State health officials on Thursday expressed cautious optimism about Rhode Island’s coronavirus response.  Just weeks ago, Rhode Island’s infection rate was among the worst in the country, and the state was forced to open two field hospitals to treat patients with COVID-19. 

This week the state’s percent positive rate fell to 5%, the lowest it’s been since early November. And the number of people hospitalized with COVID-19 decreased slightly from the previous week. 

Health officials said they’re encouraged by the decline, but that it’s too soon to loosen restrictions. 

We need to keep it going for a little while longer,” said Dr. Nicole Alexander-Scott, head of the state Health Department, Thursday. “This is the beginning of the end of our pandemic response.”

On Thursday, the state reported 698 new cases, and 18 fatalities, bringing Rhode Island’s total deaths to 2,076.

 Alexander-Scott said all restrictions aimed at preventing the spread of COVID-19 will remain in place. She cautioned that another surge in cases is “absolutely possible,” citing the anticipated return of college students to Rhode Island, and the spread of a new, more contagious virus strain that’s turned up in Connecticut and Massachusetts. 

But Alexander-Scott said it is only “a matter of time” before it turns up locally.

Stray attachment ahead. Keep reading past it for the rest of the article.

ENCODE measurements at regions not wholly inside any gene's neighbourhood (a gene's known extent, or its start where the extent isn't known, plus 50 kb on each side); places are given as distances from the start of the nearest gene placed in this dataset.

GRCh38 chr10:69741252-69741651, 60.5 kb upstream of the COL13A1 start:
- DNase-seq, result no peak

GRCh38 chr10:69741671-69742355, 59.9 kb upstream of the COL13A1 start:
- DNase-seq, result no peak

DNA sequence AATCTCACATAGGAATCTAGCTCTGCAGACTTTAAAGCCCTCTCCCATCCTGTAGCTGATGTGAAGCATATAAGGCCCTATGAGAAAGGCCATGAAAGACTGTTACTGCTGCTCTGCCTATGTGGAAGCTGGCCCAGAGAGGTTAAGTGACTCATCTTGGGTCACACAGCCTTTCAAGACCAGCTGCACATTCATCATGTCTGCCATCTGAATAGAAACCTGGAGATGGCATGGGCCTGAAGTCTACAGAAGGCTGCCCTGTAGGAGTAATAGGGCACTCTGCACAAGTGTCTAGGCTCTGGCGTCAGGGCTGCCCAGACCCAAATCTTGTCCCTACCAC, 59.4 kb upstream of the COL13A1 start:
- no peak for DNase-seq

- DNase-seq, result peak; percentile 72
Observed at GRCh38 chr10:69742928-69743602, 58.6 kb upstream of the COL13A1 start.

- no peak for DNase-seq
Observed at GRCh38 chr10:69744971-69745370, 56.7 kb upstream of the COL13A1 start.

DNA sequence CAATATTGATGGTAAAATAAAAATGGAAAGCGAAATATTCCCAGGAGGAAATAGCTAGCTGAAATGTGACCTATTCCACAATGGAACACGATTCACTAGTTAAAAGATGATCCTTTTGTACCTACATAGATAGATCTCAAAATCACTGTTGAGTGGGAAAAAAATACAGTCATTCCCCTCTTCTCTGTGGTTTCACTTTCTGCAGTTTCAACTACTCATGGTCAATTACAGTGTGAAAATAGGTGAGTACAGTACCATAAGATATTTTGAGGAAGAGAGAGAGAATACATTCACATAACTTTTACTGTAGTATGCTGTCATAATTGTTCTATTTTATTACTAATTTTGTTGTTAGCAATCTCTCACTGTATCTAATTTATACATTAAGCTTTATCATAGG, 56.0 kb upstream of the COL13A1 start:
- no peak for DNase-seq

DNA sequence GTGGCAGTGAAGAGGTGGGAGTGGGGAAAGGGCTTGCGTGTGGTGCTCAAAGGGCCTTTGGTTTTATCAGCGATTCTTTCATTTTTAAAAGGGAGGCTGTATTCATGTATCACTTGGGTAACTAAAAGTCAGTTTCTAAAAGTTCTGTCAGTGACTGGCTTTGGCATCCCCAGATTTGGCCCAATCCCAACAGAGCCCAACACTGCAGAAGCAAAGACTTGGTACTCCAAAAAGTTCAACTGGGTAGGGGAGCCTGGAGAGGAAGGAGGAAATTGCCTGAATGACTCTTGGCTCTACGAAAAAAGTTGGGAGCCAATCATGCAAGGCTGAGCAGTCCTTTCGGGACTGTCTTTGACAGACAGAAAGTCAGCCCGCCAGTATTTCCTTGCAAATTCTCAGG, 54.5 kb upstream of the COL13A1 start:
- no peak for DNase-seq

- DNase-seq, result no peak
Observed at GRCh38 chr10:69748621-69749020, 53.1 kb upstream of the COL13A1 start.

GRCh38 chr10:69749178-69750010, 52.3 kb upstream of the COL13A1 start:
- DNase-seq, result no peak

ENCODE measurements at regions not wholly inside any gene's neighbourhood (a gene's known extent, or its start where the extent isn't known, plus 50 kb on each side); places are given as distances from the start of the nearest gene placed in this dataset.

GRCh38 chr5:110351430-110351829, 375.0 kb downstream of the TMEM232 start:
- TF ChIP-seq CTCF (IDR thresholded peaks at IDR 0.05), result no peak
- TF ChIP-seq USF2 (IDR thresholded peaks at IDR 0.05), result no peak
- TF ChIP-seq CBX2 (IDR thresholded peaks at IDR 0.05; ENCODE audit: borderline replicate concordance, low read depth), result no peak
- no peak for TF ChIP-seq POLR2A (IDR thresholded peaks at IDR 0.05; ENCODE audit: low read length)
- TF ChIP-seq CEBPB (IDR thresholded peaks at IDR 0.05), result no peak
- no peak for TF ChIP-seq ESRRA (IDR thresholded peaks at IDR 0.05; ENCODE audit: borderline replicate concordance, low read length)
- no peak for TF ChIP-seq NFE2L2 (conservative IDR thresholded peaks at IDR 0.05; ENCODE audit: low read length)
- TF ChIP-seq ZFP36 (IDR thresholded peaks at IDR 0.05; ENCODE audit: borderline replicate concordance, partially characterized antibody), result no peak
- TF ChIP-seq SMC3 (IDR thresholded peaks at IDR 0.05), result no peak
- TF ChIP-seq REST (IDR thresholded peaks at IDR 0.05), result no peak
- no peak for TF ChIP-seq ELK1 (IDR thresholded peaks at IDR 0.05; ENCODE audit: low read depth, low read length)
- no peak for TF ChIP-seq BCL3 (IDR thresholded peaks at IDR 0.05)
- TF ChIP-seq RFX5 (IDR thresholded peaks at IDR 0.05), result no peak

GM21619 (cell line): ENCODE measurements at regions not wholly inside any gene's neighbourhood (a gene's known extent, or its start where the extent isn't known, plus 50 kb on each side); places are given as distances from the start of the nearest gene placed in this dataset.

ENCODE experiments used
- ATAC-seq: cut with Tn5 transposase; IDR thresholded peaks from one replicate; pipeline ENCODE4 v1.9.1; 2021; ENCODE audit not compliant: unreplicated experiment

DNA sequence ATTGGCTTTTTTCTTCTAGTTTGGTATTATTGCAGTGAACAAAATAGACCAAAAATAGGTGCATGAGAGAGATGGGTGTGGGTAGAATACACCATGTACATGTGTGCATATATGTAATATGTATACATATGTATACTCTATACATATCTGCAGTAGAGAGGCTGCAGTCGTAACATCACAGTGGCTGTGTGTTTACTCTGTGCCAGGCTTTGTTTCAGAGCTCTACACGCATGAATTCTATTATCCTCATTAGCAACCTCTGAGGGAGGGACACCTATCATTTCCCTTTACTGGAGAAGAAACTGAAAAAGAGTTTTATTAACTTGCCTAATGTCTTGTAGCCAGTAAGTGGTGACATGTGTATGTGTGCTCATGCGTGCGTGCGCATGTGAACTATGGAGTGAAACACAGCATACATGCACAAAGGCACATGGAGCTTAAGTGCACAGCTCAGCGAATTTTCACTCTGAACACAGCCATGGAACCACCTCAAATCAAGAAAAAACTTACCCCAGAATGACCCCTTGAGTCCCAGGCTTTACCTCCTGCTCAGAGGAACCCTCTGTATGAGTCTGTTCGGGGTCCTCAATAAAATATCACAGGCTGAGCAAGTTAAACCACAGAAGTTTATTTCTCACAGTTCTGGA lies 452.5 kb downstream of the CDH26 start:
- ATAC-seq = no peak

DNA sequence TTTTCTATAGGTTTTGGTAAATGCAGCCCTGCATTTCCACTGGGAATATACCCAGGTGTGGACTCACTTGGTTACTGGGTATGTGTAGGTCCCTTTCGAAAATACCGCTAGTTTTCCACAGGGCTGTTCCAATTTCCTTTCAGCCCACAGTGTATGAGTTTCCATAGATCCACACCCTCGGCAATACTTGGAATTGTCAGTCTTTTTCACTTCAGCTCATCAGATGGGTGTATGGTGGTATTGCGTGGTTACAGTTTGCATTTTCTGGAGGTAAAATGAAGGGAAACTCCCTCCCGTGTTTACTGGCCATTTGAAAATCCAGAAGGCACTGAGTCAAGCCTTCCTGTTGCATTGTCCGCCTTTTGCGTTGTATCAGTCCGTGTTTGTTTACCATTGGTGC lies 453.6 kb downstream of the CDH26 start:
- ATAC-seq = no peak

Alexander-Scott reminded residents that even basic health precautions, such as mask wearing and social distancing, “can still help prevent you from getting exposed to the new strain.” And she urged residents to get tested for COVID-19 frequently.

The state tested more than 20,000 people on Wednesday of this week and continues to ramp up its COVID-19 testing efforts. Two new testing sites opened this week; one in Middletown and another in Woonsocket. Both sites have the capacity to administer about 500 tests per day. 

State health officials also announced ongoing progress with the local distribution of the COVID-19 vaccines.

Assisted living facilities in Rhode Island this week are beginning to receive their first doses of the coronavirus vaccine. The state has completed the first round of COVID-19 vaccine distribution among Rhode Island nursing homes. Staff and residents of nursing homes have been receiving doses of the vaccine since December 28.

“The aim of our phase one vaccination program has been to ensure the stability of our health care system, and protecting our long-term care facilities,” said Dr. Philip Chan, an infectious disease specialist with the Rhode Island Department of Health, Thursday.

In the past week, health officials said the number of shots administered per day increased from about 2,200 to 2,500. 

The Department of Health is set to outline plans for the second phase of the vaccine distribution to an  advisory subcommittee Friday. Chan said Thursday that department officials anticipate they will be able to extend inoculations to adults over 75 in mid-February. 

The biggest challenge we face right now is lack of supply,” Chan said. “If we had enough vaccine today, we would do it today.”

Governor Gina Raimondo, who has come under criticism from local reporters for failing to answer questions about the pandemic response in recent weeks, was not present. Raimondo is set to begin confirmation hearings for her nomination to President Joe Biden’s cabinet as Commerce Secretary next week.